Most carriers offer multiple ways for commercial insurance. The most common form of alternative payment option is Pay as You Go Workers Compensation. Pay as You Go allows businesses to pay premium in real time based upon the actual payroll numbers from the previous month. A traditional workers comp policy is based upon an average of the payroll numbers for the business over the past 2-3 years. A traditional workers comp policy also requires a business to pay anywhere from 25 to 33 percent of the entire premium up front just to get coverage in place. A Pay as You Go Policy allows a business to get coverage in place for as little as a few hundred dollars for most small and medium sized businesses. This frees up cash for more immediate business needs. Additionally, a Pay as You Go Policy eliminates the likelihood of a surprise during the end of term audit. An audit takes place for all businesses at the end of each term. The audit determines finally payroll amounts and determines if all employees are classified properly. The audit may result in a credit to your account because of over payment or it can result in additional premium being owed.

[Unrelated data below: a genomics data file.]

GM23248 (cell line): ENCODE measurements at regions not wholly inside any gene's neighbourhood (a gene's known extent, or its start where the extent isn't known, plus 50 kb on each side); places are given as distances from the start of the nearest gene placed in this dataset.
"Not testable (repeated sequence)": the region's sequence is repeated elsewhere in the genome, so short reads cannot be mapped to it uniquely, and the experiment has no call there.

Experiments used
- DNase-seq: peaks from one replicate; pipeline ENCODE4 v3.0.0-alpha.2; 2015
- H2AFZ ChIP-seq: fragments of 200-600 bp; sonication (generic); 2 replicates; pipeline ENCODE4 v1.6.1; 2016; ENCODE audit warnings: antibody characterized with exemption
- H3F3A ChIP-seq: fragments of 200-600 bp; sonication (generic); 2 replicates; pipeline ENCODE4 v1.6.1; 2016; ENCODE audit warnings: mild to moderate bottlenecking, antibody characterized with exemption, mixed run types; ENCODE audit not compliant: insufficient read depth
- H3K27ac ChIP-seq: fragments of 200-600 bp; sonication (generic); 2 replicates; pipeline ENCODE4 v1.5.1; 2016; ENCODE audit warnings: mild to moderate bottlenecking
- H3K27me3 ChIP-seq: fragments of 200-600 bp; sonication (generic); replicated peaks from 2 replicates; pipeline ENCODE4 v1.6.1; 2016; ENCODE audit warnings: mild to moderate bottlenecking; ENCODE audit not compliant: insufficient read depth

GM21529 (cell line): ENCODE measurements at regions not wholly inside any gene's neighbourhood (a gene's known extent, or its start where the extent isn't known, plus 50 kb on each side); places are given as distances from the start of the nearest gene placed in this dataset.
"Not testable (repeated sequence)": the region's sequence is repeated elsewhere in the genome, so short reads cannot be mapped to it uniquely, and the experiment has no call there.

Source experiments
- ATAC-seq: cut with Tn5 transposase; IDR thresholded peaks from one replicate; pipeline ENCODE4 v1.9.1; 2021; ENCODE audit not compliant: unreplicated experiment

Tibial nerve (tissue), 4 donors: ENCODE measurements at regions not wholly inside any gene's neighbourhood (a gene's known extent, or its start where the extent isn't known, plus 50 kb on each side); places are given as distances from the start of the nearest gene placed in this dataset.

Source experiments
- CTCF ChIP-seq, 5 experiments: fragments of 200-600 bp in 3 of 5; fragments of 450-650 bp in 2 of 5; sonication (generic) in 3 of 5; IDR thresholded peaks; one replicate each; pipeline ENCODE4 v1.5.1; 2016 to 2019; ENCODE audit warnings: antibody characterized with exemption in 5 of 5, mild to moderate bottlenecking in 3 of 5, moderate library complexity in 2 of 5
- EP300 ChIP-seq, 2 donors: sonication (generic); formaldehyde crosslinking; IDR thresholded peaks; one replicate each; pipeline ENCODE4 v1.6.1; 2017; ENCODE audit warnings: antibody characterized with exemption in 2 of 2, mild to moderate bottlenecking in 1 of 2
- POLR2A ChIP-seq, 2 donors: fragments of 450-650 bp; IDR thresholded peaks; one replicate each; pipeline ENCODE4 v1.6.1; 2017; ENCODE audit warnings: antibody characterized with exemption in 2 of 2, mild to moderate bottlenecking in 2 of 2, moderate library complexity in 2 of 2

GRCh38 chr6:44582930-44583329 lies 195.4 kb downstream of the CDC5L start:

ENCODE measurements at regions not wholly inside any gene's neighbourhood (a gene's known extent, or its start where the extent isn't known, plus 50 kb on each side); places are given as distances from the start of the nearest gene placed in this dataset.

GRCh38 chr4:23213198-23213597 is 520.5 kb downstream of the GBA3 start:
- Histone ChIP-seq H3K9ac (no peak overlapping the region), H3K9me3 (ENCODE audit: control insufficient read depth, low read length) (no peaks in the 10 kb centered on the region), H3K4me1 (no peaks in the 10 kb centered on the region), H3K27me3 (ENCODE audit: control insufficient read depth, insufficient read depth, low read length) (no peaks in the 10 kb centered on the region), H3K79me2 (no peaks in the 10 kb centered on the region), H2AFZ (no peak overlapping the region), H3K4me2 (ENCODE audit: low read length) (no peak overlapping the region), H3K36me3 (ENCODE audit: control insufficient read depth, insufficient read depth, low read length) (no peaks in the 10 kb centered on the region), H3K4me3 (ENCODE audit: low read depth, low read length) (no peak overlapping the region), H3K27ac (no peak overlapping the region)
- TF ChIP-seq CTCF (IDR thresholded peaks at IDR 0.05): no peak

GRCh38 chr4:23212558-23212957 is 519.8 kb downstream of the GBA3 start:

Can a Small Business Owner Experience a Data Breach?

Data breaches are now a problem for all business, big and small. In the past, cyber attacks were only a problem for big businesses. Most small business owners assumed they did not have enough records for cyber criminals to bother to come after their internal systems. Large corporations are catching on to the need for cyber security. As big business becomes more cyber savy, hackers are forced to look to small businesses for access to peoples sensitive financial information. Two of the largest data breaches in history, Target and Home Depot, started by a small business first being hacked. In both of these data breaches, there was a small business that was a partner of the bigger business who had employees that had access to the bigger businesses computer systems. This is becoming a much more common way for cyber criminals to approach gaining access to large amounts of financial records.